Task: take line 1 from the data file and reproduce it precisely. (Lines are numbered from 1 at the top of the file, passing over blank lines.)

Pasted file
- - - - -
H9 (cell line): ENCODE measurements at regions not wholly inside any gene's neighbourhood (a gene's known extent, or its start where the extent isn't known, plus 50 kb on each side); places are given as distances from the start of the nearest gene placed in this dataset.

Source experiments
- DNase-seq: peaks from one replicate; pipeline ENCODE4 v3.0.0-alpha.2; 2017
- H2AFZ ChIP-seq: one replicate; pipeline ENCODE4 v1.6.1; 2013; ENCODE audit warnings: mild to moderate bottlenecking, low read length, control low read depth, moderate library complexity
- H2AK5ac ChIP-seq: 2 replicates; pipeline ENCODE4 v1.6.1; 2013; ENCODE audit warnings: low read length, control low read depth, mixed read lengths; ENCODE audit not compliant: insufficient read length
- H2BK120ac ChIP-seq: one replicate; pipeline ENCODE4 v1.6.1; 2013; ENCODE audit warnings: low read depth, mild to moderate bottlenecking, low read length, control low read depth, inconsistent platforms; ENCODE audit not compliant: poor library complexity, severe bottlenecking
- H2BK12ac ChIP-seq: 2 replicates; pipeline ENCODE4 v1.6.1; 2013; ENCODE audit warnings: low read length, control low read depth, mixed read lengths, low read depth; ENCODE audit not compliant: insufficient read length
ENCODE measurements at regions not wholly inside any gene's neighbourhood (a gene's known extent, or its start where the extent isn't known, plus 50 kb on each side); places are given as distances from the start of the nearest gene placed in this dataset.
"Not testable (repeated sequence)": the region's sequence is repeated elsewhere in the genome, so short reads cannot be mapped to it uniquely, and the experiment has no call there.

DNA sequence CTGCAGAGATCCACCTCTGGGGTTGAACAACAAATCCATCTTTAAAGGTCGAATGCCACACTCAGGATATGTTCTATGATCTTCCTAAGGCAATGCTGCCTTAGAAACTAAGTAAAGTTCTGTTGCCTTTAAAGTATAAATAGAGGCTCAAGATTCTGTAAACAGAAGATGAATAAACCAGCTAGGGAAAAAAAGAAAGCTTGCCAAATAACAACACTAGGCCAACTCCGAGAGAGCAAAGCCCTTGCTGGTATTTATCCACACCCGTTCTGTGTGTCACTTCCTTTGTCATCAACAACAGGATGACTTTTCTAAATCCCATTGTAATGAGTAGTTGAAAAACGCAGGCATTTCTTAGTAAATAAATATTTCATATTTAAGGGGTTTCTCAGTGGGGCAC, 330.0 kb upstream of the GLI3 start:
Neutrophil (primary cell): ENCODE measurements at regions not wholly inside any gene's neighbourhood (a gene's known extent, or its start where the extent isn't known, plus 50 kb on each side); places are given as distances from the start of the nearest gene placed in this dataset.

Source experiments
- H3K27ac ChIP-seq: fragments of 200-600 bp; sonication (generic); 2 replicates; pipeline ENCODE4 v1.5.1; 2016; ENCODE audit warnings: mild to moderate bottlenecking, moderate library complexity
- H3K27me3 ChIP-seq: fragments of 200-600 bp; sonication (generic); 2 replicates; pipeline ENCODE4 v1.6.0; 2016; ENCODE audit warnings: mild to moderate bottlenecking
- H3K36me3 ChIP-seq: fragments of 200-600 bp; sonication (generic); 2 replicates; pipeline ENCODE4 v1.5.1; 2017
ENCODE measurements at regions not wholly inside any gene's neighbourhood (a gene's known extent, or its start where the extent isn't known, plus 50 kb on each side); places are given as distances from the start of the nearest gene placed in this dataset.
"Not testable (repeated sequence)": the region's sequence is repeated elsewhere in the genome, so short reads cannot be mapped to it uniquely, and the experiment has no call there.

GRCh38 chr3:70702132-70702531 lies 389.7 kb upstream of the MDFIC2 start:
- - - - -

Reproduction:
H9 (cell line): ENCODE measurements at regions not wholly inside any gene's neighbourhood (a gene's known extent, or its start where the extent isn't known, plus 50 kb on each side); places are given as distances from the start of the nearest gene placed in this dataset.